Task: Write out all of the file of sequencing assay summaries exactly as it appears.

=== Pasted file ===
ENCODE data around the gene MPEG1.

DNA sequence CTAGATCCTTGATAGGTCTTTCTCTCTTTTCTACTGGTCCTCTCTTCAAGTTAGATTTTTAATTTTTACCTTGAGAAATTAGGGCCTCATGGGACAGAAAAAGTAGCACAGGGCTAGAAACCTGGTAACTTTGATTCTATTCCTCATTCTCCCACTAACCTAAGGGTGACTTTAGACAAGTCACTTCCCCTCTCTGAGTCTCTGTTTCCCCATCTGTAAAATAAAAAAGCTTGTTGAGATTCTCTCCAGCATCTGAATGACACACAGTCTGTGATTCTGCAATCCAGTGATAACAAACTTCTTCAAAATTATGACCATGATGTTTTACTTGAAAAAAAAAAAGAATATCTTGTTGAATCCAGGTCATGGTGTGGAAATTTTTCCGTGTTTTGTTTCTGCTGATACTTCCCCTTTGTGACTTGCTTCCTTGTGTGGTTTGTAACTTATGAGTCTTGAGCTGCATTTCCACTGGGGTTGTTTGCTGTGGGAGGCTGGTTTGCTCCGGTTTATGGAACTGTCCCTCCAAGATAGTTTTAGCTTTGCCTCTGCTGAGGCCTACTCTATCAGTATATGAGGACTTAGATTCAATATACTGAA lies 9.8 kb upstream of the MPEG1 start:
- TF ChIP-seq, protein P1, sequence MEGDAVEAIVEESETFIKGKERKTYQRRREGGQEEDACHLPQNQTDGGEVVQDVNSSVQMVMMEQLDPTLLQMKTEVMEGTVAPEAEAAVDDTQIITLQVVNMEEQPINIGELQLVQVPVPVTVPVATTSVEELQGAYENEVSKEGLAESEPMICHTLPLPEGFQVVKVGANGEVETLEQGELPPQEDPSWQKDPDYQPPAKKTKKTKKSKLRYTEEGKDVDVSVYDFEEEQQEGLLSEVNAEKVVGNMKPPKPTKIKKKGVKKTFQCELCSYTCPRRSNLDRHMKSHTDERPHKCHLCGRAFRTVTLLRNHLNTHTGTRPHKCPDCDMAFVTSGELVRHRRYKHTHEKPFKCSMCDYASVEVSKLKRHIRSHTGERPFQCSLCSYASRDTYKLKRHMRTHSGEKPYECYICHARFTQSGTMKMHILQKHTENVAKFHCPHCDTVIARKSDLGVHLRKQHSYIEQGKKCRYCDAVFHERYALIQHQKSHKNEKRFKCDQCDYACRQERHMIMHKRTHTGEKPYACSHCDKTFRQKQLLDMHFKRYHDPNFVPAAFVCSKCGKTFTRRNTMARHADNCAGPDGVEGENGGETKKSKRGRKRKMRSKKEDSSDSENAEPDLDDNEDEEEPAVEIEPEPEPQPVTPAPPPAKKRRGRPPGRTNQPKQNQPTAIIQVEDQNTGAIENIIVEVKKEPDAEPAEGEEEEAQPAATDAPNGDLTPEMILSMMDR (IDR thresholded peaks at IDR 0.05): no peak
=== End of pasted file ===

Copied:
ENCODE data around the gene MPEG1.

DNA sequence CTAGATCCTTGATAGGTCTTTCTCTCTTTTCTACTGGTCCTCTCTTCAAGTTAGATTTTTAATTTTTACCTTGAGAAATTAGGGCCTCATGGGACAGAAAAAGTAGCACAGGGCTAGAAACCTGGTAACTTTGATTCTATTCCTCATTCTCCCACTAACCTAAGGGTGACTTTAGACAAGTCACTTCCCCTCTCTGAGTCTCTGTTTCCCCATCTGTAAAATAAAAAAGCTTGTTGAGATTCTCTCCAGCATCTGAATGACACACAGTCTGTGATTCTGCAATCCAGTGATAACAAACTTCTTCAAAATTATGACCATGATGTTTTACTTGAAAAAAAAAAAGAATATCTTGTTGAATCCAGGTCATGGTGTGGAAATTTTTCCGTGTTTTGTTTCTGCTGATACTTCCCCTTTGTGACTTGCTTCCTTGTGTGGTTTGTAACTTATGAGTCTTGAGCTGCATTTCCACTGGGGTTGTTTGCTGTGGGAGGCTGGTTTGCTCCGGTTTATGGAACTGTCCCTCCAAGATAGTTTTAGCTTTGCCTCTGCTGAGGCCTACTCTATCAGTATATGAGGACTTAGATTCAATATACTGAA lies 9.8 kb upstream of the MPEG1 start:
- TF ChIP-seq, protein P1, sequence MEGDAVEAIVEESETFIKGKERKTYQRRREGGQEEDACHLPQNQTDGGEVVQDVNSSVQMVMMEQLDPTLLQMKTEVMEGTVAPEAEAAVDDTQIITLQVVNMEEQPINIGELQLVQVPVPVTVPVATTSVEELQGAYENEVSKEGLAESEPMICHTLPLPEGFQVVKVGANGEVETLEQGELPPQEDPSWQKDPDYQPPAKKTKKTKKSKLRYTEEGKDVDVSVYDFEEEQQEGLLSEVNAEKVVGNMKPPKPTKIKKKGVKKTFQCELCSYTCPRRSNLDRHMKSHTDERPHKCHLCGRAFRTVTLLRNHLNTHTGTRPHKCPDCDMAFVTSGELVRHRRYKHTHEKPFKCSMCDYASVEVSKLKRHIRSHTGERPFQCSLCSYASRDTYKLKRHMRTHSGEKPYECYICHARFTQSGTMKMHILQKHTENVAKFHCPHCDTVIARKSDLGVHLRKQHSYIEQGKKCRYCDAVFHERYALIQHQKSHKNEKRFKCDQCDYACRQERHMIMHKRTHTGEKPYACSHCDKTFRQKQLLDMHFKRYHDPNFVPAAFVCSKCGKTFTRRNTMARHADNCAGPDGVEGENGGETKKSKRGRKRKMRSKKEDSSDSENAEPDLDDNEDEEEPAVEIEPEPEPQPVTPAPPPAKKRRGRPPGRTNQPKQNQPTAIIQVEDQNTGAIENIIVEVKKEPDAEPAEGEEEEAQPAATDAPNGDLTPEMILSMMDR (IDR thresholded peaks at IDR 0.05): no peak